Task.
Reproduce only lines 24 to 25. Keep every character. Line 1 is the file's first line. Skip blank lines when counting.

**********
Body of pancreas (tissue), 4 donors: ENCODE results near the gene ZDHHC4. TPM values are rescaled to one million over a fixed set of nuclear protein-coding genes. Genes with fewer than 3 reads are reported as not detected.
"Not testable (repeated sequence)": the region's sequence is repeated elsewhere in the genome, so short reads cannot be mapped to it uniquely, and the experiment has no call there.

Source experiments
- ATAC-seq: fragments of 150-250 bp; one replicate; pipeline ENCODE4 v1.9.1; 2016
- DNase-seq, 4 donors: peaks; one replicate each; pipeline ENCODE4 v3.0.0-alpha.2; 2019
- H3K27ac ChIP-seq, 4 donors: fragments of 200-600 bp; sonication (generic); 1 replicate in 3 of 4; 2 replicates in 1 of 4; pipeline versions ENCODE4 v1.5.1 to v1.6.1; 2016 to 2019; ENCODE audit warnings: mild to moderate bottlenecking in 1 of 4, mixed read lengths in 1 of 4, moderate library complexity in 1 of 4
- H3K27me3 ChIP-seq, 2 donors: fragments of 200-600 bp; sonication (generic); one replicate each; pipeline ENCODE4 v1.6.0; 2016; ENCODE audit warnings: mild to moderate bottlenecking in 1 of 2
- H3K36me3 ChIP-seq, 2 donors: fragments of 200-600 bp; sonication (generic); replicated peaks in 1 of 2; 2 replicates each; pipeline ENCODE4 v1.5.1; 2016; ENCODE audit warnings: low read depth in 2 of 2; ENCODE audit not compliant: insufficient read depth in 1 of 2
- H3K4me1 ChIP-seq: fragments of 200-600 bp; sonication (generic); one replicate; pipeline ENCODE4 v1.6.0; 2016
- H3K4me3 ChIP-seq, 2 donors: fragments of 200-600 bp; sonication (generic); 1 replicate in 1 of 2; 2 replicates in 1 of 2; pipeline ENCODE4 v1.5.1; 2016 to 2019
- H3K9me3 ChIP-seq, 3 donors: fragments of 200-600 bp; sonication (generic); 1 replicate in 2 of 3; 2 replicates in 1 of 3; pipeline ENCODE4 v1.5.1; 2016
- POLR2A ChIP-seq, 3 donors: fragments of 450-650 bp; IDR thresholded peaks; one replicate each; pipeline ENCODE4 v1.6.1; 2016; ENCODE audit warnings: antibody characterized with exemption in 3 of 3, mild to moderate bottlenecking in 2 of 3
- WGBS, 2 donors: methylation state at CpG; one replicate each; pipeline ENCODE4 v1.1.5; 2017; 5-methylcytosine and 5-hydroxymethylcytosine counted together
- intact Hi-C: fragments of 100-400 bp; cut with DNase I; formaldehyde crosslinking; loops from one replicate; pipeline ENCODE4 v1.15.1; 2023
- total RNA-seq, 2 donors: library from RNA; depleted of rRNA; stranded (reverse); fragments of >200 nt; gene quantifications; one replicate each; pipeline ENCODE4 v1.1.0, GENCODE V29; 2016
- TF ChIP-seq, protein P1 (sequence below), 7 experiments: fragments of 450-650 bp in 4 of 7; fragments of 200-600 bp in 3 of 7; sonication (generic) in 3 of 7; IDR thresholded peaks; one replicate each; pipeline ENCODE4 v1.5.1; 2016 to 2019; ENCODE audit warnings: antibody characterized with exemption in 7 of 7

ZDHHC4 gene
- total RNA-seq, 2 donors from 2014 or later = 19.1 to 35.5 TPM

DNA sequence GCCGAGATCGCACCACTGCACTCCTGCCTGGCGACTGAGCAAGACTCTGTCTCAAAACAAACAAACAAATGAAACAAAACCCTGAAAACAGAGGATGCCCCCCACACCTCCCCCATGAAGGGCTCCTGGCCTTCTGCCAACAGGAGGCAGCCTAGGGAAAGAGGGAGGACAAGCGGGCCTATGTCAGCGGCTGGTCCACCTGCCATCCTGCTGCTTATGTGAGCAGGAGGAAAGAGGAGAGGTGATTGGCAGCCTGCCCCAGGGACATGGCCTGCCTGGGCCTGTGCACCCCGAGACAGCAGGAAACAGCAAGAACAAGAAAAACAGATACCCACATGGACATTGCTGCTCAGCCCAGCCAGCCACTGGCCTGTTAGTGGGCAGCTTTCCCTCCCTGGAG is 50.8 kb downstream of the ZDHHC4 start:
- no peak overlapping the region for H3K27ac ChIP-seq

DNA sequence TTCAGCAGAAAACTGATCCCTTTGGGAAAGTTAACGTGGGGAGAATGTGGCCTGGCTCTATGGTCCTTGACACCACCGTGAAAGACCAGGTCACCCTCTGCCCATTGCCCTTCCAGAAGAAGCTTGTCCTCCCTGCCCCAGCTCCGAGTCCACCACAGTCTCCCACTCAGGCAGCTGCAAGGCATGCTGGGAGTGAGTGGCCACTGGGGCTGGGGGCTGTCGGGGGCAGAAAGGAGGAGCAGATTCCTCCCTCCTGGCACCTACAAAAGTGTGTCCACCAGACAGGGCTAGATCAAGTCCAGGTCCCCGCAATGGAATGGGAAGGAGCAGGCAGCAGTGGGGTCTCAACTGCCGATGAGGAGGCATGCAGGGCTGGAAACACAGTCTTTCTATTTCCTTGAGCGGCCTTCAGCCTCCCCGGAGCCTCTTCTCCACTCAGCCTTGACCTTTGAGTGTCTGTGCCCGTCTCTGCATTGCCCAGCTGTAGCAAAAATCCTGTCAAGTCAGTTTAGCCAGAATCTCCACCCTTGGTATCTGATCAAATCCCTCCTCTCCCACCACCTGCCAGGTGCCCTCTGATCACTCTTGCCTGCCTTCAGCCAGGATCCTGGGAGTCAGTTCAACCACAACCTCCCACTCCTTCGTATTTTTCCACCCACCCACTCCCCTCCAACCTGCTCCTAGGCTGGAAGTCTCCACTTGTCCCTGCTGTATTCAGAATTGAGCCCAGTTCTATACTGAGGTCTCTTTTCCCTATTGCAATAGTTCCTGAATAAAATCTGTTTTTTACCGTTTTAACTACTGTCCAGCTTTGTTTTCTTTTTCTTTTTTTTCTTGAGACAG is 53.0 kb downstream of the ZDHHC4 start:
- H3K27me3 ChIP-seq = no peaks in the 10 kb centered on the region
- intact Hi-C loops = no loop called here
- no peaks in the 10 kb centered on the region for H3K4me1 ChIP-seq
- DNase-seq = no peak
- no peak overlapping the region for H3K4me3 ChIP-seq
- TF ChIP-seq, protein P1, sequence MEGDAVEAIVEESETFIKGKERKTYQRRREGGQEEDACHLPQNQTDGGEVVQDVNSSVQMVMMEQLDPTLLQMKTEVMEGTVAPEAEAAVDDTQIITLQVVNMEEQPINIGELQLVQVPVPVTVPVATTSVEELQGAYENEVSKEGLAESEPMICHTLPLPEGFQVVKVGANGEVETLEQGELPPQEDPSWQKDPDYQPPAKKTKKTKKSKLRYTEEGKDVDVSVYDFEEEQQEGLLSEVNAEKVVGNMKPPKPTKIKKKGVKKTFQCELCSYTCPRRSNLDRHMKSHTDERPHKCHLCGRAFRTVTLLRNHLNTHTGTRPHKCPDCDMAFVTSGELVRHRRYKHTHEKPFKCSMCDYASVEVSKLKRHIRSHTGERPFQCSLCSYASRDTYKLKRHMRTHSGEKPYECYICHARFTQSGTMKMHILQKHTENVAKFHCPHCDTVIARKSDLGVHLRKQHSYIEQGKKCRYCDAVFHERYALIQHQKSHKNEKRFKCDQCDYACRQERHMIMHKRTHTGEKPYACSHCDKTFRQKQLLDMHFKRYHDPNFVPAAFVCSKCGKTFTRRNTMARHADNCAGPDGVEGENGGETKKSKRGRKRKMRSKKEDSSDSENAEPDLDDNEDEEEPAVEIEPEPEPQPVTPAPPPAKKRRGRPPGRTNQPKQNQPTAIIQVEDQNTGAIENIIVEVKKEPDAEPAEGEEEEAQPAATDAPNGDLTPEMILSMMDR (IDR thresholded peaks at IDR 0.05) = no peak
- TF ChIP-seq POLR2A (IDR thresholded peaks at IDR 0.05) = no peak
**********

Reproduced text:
- no peaks in the 10 kb centered on the region for H3K4me1 ChIP-seq
- DNase-seq = no peak